Pipi’s Pasture: Thanksgiving on the ranch

Diane Prather
Pipi's Pasture

Thanksgiving is about a week away, and I’m thinking back to those childhood days when I was growing up on the ranch. Sometimes there was snow on the ground or other times it was dry and warm, as it has been (so far) this year. We kids went to school until perhaps Wednesday and then walked home where we were greeted by the wonderful aroma of food being prepared for the dinner.

The dining room table was covered with cookie sheets of dried bread, waiting to be cubed and seasoned with sage. A bowl of nuts and nutcracker had been set out so that one of us kids could crack the nuts and have them ready for desserts. Some pies had already been baked. Mom was busy, indeed.

There was always a big Thanksgiving dinner with the Osborn family. Some years it was held at Grandpa and Grandma Osborn’s house up Deer Creek and other years at our house. We had a very small house, and today it seems impossible that very many people could have even fit into it.

I didn’t matter who the hostess was; everyone contributed some dishes to the dinner. The food was set out on the dining room table, and then we kids fixed our plates first and went somewhere else to eat. The adults ate at the dining room table. My grandparents had a “formal” dining room; ours was an extension of the living room.

The table was loaded with turkey and the usual trimmings: mashed potatoes and gravy, sweet potatoes, a vegetable of some sort, cranberries and dinner rolls. Women brought salads and desserts, some of which might have been their specialties and some other recipes they were trying for the first time.

There were pies galore: pumpkin, apple, cherry and mincemeat. The mincemeat pie, made from beef or venison, was a favorite of many and a Thanksgiving tradition of sorts. Each piece of pie was slathered with whipped cream made from cream straight from the cow, sweetened and whipped. There were cakes, too — probably applesauce.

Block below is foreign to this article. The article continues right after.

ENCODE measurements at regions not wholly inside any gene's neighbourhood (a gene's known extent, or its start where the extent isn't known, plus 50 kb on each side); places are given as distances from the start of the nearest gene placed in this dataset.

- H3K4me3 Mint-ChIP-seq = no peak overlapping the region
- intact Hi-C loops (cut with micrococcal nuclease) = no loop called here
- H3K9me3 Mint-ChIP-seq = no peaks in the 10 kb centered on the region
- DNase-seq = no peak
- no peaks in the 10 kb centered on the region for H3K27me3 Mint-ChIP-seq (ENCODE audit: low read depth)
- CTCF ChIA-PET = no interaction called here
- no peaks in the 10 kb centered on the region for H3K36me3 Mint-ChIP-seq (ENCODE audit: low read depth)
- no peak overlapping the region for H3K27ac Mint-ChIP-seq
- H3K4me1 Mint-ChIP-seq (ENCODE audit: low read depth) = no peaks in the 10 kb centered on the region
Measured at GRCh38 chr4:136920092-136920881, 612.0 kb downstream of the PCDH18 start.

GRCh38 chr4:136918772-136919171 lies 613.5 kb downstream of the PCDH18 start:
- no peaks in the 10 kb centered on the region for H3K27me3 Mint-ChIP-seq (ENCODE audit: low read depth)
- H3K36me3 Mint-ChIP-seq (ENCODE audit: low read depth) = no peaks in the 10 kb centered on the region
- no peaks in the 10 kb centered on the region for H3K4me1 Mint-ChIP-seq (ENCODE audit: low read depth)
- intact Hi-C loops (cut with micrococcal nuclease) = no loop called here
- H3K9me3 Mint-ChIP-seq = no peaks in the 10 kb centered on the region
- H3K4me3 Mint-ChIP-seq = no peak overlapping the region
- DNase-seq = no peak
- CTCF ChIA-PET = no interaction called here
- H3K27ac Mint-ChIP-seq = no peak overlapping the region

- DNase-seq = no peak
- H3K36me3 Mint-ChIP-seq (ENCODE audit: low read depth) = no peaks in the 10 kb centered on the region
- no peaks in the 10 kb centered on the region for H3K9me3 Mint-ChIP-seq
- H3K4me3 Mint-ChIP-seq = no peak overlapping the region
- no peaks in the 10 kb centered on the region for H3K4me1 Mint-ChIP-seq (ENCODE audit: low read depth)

After a big dinner the men went outdoors for “a smoke” and to visit. The women cleaned up the dishes. We kids played with our cousins. At chore time the men went home to do chores and then returned to enjoy leftovers.

Eating the Thanksgiving leftovers has always been my favorite part of the holiday for me. There’s nothing tastier than a sandwich made from a dinner roll and leftover turkey. No matter if we ate Thanksgiving dinner away from home, Mom baked a turkey with dressing anyway so we could enjoy leftovers.

This Thanksgiving, I am thankful for the many memories. I’m a fortunate woman to have so many wonderful people in my life: my incredible family, co-workers, students, readers, business people I work with on a daily basis, and friends. If I were to list them all, it would take a full page of the newspaper. Thanks so much to everyone, and Happy Thanksgiving.

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